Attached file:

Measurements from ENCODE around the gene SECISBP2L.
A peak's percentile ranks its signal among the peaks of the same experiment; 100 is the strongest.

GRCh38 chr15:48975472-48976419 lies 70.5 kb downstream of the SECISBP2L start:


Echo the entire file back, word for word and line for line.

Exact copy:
Measurements from ENCODE around the gene SECISBP2L.
A peak's percentile ranks its signal among the peaks of the same experiment; 100 is the strongest.

GRCh38 chr15:48975472-48976419 lies 70.5 kb downstream of the SECISBP2L start: